If you haven't got the foggiest clue about wills and testaments, where you might find them and how they might help you in your research, this month's eight page long cover feature in Your Family Tree (issue 93) has the definitive guide to sort you out! Written by yours truly, the article covers all you need to know about the confirmation and probate processes across the British Isles, and I have to say, is absolutely beautifully laid out by the designer with some brilliant illustrations.

Also this month, Adam Rees visits the English GRO, Doreen Hopwood looks for criminal ancestors in prison, Paul Blake investigates name changes, and wait a minute, he's back again, Adam Rees looks at Chaos on the Crimea! There's also a look at occupational resources, parish registers, tracing nobility (Ní uasal aon uasal ach sinne bheith íseal. Éirímis! chortle...), and for all my chums back home, like a bad penny I'm back with a guide to online records for County Antrim, which includes two very nice photographs of God's home town of Carrickfergus! (Sorry, you can take the boy out of Carrick, but you'll never take Carrick out of the boy!).

There's a cover disc also including data for Antrim, Belfast and Monaghan in 1846, and the history of English parish registers. At a stonkingly outrageous price of £4.99, do you need another reason to buy? OK, here's the first page of the wills article...!

Chris

www.ScotlandsGreatestStory.co.uk
Professional genealogical problem solving and research
http://twitter.com/ChrisMPaton
Researching Scottish Family History (New book)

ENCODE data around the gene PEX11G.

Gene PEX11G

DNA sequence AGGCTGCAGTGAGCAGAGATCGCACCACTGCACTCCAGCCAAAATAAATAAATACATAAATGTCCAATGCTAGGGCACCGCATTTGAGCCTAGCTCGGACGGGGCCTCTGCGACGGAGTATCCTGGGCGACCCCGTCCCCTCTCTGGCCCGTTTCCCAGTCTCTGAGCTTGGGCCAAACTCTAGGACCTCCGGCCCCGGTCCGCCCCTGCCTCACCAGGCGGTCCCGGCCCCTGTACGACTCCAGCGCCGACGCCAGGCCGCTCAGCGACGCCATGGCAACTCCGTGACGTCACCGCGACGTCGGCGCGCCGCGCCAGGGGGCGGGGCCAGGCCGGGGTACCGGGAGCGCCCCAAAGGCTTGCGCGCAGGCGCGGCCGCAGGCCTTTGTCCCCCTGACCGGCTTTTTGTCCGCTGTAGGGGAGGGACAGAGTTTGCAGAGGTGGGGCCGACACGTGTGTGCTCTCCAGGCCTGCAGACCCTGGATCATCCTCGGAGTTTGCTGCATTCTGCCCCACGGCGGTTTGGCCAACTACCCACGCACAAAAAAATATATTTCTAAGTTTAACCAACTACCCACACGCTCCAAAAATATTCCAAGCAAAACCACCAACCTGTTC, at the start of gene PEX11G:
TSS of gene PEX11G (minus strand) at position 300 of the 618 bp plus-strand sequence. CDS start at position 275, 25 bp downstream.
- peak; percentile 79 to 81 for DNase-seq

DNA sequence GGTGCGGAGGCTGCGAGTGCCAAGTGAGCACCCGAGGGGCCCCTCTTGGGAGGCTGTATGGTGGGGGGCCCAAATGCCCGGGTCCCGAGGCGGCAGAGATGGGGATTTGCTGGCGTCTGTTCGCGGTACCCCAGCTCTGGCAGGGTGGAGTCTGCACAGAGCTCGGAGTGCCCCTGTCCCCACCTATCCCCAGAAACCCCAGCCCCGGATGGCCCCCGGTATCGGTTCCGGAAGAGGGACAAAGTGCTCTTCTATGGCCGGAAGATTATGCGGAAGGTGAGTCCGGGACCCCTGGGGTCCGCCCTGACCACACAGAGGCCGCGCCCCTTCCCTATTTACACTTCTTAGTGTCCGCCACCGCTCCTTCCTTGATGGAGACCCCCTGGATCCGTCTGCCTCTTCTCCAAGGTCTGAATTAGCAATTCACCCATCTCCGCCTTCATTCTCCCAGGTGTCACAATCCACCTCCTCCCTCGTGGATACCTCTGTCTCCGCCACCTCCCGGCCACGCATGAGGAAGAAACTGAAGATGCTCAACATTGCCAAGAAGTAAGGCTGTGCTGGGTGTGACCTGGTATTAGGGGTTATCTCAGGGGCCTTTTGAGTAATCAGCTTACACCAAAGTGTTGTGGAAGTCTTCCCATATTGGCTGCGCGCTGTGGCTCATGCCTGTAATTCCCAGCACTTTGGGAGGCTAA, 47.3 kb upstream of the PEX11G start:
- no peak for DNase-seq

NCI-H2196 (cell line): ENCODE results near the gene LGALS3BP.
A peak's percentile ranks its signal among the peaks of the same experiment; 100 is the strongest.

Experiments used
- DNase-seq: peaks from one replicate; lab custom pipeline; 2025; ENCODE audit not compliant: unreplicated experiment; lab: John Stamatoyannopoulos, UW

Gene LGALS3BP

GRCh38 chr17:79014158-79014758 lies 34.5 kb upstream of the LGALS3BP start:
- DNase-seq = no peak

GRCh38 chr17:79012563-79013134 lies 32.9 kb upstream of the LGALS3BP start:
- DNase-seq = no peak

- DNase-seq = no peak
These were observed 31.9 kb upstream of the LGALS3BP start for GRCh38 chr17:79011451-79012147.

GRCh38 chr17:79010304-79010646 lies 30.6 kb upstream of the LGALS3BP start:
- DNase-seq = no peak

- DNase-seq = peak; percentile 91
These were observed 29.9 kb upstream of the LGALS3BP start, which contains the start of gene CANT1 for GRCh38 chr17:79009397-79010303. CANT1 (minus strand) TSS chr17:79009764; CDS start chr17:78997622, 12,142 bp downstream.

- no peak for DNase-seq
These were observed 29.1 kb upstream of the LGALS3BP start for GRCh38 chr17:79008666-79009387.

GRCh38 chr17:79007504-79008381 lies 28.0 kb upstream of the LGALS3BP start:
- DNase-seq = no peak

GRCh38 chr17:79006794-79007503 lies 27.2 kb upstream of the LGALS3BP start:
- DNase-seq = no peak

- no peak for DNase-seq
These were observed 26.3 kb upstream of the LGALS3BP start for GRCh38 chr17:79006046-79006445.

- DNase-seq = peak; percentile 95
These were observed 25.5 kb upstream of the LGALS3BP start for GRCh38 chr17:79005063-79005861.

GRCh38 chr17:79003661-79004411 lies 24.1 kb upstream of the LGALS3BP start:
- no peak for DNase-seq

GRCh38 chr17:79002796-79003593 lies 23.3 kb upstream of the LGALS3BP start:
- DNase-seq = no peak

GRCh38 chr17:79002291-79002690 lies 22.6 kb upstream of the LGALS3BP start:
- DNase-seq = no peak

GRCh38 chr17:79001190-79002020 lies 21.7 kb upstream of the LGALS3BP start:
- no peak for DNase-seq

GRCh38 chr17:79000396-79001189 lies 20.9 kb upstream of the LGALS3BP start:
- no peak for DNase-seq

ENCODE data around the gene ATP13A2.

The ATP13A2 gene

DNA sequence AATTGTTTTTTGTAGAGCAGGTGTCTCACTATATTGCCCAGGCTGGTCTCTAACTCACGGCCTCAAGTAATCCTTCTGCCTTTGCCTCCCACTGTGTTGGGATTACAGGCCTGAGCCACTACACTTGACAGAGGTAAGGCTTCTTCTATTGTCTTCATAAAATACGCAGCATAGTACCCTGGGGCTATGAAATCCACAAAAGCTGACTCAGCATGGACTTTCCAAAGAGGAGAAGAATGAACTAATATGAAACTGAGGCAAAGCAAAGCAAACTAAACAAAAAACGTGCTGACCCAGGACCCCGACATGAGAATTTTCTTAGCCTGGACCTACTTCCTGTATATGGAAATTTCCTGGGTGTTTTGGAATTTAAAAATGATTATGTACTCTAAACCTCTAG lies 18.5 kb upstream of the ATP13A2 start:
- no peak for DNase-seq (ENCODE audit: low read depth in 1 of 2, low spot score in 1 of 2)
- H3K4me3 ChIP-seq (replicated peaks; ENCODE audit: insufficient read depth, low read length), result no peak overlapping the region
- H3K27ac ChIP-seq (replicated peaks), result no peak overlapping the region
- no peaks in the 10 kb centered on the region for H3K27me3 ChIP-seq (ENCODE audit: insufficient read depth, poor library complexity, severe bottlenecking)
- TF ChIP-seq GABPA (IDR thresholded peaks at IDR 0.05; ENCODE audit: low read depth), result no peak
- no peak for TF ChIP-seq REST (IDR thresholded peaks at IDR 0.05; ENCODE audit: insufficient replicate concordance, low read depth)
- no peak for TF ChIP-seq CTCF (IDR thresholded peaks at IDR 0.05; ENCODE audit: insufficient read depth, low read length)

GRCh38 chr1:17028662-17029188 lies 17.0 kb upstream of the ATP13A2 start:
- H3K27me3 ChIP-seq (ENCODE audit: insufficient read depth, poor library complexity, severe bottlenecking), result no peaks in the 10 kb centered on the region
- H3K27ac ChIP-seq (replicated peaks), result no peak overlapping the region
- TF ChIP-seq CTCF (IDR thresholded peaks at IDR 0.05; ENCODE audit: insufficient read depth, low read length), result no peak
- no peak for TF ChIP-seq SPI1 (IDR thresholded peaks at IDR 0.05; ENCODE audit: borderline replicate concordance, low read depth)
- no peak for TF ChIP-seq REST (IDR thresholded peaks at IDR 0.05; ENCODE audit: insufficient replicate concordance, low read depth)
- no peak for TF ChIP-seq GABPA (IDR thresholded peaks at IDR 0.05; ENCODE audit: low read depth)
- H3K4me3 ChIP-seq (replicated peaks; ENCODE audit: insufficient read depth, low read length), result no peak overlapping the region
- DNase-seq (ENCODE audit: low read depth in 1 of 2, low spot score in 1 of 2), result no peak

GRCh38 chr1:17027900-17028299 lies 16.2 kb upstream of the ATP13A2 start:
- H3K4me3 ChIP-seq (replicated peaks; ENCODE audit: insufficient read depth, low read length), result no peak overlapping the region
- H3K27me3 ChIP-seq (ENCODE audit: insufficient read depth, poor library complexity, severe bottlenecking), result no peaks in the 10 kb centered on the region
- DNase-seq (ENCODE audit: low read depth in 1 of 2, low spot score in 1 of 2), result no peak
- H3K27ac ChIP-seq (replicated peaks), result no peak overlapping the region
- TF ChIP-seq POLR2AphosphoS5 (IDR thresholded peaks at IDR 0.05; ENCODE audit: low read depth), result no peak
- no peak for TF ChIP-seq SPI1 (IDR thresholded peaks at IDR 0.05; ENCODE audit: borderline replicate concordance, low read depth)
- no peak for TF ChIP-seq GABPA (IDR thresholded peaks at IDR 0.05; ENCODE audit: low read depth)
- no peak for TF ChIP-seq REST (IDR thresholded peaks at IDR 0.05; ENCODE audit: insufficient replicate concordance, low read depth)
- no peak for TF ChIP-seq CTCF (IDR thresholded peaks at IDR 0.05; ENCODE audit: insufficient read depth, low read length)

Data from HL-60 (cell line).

Mars Training Ship

The Sons of the Mars website at www.sonsofthemars.com now has a new Facebook page also at www.facebook.com/pages/Mars-Training-Ship/129163387124744?v=info.

If you had ancestors who once trained on board the ship in Dundee, why not pay a visit?!


Chris

www.ScotlandsGreatestStory.co.uk
Professional genealogical problem solving and research
http://twitter.com/ChrisMPaton
Researching Scottish Family History (New book)

Tuesday, 13 July 2010

Australian vital records indexes on Ancestry

G'day! (Sorry!)

Ancestry has released the following sets of vital records indexes online for Australia:

Australia Birth Index, 1788-1922
http://search.ancestry.co.uk/search/db.aspx?dbid=1778

Australia Marriage Index, 1788-1949
http://search.ancestry.co.uk/search/db.aspx?dbid=1780

Australia Death Index, 1787-1985
http://search.ancestry.co.uk/search/db.aspx?dbid=1779

Visit each of the search pages for detailed information on the commencement of civil registration in each state. Note that these are indexes and not digitised certificates, though the information supplied can help you to source the records from the appropriate registrars down under.

(Something else is stirring in Ancestry Towers - more soon...!)

Chris

www.ScotlandsGreatestStory.co.uk
Professional genealogical problem solving and research
http://twitter.com/ChrisMPaton
Researching Scottish Family History (New book)

Alexander Armstrong on WDYTYA - extended!

I posted a comedy clip on YouTube featuring comedian Alexander Armstrong a couple of days ago, parodying Who Do You Think You Are?, a series which he is ironically about to appear on for real. It turns out, however, that that was an edited clip!

Here's the full sketch:




Chris

www.ScotlandsGreatestStory.co.uk
Professional genealogical problem solving and research
http://twitter.com/ChrisMPaton
Researching Scottish Family History (New book)